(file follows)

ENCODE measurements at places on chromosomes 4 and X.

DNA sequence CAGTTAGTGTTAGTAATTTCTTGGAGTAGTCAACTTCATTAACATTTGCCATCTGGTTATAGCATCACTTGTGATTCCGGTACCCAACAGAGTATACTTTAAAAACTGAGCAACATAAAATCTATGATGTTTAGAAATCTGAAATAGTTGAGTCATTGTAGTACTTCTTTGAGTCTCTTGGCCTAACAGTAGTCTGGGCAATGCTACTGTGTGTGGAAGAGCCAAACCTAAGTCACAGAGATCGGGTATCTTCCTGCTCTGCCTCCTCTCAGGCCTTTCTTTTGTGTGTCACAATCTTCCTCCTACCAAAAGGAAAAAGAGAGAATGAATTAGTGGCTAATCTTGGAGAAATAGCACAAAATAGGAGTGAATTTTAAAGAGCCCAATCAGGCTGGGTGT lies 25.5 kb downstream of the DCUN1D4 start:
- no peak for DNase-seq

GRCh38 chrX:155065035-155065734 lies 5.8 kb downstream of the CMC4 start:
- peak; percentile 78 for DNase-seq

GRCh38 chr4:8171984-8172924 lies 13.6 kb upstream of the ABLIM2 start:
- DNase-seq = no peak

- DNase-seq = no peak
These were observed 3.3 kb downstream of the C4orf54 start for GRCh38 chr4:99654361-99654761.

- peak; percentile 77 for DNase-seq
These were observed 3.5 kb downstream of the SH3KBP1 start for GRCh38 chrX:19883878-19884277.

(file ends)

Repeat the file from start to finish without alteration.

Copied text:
ENCODE measurements at places on chromosomes 4 and X.

DNA sequence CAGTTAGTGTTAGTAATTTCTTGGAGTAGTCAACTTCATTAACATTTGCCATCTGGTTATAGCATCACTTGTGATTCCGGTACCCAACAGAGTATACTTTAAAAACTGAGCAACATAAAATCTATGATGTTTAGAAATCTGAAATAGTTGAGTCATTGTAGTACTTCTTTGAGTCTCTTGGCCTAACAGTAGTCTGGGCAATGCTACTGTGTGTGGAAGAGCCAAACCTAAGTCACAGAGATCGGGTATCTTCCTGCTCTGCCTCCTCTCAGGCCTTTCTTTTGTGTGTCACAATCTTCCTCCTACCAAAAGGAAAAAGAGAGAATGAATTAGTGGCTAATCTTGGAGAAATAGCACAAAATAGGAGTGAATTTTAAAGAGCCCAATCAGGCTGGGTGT lies 25.5 kb downstream of the DCUN1D4 start:
- no peak for DNase-seq

GRCh38 chrX:155065035-155065734 lies 5.8 kb downstream of the CMC4 start:
- peak; percentile 78 for DNase-seq

GRCh38 chr4:8171984-8172924 lies 13.6 kb upstream of the ABLIM2 start:
- DNase-seq = no peak

- DNase-seq = no peak
These were observed 3.3 kb downstream of the C4orf54 start for GRCh38 chr4:99654361-99654761.

- peak; percentile 77 for DNase-seq
These were observed 3.5 kb downstream of the SH3KBP1 start for GRCh38 chrX:19883878-19884277.